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Town of Hurley Climate Smart Task Force Updates

Updated: Mar 7

Last year we made a list of tasks to complete for our Bronze Certification submission, and as we reported here, that application was submitted in January. We are waiting on the results of a state review and feel confident that certification is near.

At the January meeting, these priorities emerged from our discussion.

  1. Working on a Climate Change Education and Engagement Plan (PE9)

  2. Supporting and documenting composting actions by the town government for Climate Smart Community certification (PE5)

  3. Set up energy usage benchmarking for for municipal facilities

  4. Energy code training for building code staff (or proof that the training that happened last year if it applies)

  5. Finalize municipal recycling policy

  6. Making sure that the Comprehensive Plan contains sustainability elements

  7. Starting Hurley's Climate Action Plan

Completion of some of these actions accures points in the NYS Clean Energy and Climate Smart Community programs which can result in funding grants.

During the course of the year, we look forward to collaborating with town residents and officials to develop these plans and policies. Hope you'll be joining us!

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During 2022 the Hurley Climate Smart Task Force was very busy meeting our goal to complete actions and qualify for Bronze Certification. Last week after Coordinator Kristen Schara finished our narratives and re-checked our documenation, she submitted the work to NYSERDA for state review to do just that.

Our journey started in April of 2019 when the Hurley Town Board approved a pledge to become a become a NYS Climate Smart community. In November of 2020 the board approved the creation of the Climate Smart Task Force (CSTF) and appointed it's first members: Kristen Schara as Coordinator, Lynne Bailey and Andy Shapiro. Kristen and Lynne are still on the CSTF, and while Andy left, Erin Nylen joined us early last year and Planning Board member Peter McKnight followed. Melinda McKnight was our first TB liaison and helped with the initial resolution.

The major tasks we finished in 2022 included

  • Community and Town Operations Greenhouse Gas Inventories

  • Special energy audits of town municipal buidings - the Town Hall and old library - arranged by Kristen Schara

  • With help from Highway Superintendent Mike Shultis the Fleet Inventory is now complete

  • Green Building Standards for Government Buildings and

  • Environmentally Preferable Purchasing Policy adopted

We also exanded our membership in regional climate groups when Lynne Bailey became a Cornell Climate Steward. We created and placed educational signage for the town's heat pump and solar array installations. To complete our actions, we assembled all the documentation for those energy savers, the town's Chevy Bolt and EV charging station. We also added more information about heat pumps and climate change, made more Facebook posts and website entries.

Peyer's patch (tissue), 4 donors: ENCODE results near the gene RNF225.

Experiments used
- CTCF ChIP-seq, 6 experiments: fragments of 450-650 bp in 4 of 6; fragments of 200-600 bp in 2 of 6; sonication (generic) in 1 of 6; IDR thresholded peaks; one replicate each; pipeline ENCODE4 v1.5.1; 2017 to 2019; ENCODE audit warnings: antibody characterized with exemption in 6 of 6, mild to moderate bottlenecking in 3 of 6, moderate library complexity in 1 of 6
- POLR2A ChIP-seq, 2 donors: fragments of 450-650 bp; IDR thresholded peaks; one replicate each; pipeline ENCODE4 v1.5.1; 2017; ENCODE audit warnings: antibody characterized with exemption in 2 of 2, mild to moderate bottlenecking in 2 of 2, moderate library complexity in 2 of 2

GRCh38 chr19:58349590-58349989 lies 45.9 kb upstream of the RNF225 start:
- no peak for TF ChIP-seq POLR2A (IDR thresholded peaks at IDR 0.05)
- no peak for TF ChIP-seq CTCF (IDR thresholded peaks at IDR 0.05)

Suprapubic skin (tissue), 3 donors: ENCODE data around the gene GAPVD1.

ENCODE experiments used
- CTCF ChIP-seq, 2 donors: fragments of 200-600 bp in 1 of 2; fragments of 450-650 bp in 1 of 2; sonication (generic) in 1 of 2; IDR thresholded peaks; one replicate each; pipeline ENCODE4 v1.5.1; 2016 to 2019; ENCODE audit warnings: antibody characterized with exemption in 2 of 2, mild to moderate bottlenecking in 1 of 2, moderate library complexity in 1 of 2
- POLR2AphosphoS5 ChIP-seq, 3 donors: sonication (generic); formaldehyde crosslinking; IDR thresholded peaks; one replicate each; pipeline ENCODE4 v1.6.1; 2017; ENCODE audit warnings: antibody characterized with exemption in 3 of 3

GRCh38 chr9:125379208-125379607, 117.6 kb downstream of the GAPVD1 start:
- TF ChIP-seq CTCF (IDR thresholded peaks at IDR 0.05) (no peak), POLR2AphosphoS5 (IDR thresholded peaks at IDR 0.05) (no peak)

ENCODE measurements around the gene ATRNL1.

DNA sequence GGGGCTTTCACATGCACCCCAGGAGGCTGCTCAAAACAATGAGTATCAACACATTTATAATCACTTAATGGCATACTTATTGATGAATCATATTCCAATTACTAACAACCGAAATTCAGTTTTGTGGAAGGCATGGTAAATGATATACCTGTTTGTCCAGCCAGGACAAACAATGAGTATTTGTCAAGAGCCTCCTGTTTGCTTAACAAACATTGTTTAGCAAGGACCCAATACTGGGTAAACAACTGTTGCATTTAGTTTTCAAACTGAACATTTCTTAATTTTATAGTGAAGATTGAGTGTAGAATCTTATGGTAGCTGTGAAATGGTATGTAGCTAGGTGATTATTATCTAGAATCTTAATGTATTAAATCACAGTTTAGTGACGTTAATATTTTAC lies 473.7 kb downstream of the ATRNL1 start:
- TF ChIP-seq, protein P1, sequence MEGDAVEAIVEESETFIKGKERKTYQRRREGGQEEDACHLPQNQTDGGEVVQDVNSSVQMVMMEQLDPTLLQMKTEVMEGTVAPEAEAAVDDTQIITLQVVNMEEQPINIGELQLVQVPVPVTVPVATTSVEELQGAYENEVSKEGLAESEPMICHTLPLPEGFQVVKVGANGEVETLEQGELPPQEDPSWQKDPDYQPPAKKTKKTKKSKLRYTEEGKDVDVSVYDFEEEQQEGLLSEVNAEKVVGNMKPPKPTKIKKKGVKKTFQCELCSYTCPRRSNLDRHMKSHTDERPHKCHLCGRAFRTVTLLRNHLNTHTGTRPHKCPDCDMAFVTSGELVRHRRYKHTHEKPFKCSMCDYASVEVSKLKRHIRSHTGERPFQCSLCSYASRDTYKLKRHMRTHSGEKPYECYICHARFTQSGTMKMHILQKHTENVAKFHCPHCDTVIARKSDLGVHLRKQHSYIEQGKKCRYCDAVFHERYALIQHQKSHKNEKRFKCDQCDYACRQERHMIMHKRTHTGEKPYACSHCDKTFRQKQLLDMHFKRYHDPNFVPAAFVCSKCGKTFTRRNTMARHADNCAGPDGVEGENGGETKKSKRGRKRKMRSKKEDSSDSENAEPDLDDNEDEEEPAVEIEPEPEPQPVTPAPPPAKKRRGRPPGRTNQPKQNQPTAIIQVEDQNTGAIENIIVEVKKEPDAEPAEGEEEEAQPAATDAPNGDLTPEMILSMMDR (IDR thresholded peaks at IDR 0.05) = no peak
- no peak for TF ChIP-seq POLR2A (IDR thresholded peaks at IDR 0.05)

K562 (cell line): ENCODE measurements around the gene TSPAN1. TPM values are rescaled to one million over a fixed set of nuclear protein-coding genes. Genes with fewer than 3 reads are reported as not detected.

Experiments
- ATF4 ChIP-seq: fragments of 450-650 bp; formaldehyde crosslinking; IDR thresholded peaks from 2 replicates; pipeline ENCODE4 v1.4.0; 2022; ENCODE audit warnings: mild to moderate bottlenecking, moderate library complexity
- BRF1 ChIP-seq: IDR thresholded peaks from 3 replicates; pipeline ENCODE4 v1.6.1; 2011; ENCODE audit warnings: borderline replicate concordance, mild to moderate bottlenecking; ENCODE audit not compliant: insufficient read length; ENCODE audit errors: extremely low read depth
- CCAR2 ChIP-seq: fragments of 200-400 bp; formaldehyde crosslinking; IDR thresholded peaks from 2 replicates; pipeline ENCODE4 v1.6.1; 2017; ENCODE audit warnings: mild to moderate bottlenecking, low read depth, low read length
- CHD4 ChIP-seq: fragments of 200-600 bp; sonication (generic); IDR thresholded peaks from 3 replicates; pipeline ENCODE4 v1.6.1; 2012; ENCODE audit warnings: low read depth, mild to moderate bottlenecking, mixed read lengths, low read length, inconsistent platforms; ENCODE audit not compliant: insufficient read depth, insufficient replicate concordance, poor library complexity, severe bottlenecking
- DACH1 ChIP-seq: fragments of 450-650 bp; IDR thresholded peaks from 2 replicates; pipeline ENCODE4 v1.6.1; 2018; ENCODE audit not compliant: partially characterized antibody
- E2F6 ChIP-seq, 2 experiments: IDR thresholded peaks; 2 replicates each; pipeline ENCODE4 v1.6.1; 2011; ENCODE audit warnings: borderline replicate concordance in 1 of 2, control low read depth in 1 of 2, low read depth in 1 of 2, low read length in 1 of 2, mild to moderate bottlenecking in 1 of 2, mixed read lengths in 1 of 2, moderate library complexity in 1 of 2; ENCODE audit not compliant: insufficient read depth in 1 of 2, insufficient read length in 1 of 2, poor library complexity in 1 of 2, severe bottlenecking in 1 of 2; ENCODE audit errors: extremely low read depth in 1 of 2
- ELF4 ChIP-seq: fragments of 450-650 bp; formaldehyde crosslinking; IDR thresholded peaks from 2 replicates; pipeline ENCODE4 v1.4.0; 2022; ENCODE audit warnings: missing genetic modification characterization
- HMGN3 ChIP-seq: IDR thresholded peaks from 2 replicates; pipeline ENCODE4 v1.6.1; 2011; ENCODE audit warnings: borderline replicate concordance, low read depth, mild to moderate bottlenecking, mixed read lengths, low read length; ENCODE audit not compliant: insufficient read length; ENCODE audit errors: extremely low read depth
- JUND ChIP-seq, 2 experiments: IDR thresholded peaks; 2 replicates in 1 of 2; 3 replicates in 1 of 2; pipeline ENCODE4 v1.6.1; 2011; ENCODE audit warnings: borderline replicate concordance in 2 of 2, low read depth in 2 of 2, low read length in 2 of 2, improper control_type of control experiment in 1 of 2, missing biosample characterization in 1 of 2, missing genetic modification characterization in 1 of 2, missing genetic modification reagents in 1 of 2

120 points are needed to achieve Bronze Certificaiton. Here's a table with the actions that were submitted and the possible point totals. There's a larger version posted here.

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It took a bit longer than expected, but our Climate Smart Task Foce completed Hurley's Local Government Operations Inventory in December for the year 2019. The delay was caused by the decision to include estimated data from the landfill.*

We hope you'll take a few minutes to read the report posted here. For the year 2019, GHG emission from municipal operations is estimated at 5,523 Metric Tons of Carbon Dioxide Equivalent (MTCO2e).

As you can see in these charts, emissions form the former landfill dwarf other operational sectors. In fact, 88% is ascribed to the landfill alone in 2019. Omitting landfill emissions, buildings and facilities make up remaining bulk of town emissions.

Since then, a mini-split heat pump system was installed at the Town Hall (2021) which is expected to reduce energy use and lower costs. The process of monitoring that is called Benchmarking, and the CSTF hopes to make that comparison in the next year. Landfill emissions likely peaked around 1996, and will drastically lessen by 2050. Emissions from the fleet of town vehicles also add a significant amount of emissions, and the town has one electric vehicle at this time.

* Estimates for the landfill are based on a general model, that multiplies the number of town residents for any given year, by a national average amount of waste, for every year the landfill was used. We may be able to obtain more accurate numbers in the future, if methane emissions can be monitored and measured directly at the site.

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